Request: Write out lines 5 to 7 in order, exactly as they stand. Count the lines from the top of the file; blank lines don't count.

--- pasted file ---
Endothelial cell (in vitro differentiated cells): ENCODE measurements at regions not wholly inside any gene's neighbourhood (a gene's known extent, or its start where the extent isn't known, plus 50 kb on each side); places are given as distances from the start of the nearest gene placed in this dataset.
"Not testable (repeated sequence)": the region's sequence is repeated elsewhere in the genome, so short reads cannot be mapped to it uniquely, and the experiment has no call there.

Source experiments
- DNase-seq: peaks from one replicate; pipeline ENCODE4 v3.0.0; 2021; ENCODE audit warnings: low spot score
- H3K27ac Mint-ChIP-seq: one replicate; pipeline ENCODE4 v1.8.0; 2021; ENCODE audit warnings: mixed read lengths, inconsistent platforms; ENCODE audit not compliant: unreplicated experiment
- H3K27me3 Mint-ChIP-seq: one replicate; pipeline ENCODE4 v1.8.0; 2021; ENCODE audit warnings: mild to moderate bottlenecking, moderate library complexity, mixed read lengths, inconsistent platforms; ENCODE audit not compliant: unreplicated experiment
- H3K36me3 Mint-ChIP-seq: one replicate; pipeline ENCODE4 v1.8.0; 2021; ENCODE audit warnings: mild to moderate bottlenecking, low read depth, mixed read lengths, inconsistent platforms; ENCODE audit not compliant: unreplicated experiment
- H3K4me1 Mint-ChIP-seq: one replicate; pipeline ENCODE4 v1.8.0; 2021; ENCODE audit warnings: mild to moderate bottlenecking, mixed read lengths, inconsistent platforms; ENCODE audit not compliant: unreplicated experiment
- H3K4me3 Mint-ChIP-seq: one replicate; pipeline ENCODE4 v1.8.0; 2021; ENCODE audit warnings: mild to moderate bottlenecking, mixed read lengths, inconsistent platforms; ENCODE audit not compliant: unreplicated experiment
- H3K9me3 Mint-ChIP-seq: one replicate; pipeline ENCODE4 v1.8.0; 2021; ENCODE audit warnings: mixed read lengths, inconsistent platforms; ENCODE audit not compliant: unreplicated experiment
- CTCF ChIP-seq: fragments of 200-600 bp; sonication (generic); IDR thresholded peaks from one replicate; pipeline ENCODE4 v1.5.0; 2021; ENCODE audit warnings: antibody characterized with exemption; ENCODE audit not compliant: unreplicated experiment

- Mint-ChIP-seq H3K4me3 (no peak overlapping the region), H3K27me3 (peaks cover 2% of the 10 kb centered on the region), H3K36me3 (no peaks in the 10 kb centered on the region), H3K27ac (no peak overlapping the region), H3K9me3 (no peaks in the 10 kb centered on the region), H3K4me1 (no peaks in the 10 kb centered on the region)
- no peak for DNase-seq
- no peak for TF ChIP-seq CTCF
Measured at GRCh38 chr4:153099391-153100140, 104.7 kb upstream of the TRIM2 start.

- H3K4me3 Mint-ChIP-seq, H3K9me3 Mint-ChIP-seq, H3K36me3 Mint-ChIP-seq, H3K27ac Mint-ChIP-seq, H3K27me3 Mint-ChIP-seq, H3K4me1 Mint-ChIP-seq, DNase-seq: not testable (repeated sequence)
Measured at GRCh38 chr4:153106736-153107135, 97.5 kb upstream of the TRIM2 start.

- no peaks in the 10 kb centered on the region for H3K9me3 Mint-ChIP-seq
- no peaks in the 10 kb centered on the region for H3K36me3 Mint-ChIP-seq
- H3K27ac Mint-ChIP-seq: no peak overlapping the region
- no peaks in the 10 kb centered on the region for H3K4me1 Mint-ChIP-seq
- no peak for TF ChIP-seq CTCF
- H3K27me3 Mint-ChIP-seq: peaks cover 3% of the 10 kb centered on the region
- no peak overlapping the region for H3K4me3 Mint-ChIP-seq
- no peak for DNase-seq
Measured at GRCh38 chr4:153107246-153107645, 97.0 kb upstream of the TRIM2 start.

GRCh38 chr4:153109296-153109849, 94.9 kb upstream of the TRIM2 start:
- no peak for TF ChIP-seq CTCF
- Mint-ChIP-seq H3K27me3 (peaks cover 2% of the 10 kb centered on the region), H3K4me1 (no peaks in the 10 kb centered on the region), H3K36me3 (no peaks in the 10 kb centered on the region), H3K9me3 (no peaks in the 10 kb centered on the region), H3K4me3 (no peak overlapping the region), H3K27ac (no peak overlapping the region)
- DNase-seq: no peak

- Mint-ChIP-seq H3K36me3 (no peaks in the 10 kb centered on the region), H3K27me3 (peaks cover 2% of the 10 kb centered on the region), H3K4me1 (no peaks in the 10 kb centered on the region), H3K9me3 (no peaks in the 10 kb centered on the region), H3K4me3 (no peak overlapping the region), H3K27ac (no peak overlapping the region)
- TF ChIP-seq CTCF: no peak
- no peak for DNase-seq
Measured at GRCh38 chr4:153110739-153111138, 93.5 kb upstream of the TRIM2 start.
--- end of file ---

- H3K27ac Mint-ChIP-seq: one replicate; pipeline ENCODE4 v1.8.0; 2021; ENCODE audit warnings: mixed read lengths, inconsistent platforms; ENCODE audit not compliant: unreplicated experiment
- H3K27me3 Mint-ChIP-seq: one replicate; pipeline ENCODE4 v1.8.0; 2021; ENCODE audit warnings: mild to moderate bottlenecking, moderate library complexity, mixed read lengths, inconsistent platforms; ENCODE audit not compliant: unreplicated experiment
- H3K36me3 Mint-ChIP-seq: one replicate; pipeline ENCODE4 v1.8.0; 2021; ENCODE audit warnings: mild to moderate bottlenecking, low read depth, mixed read lengths, inconsistent platforms; ENCODE audit not compliant: unreplicated experiment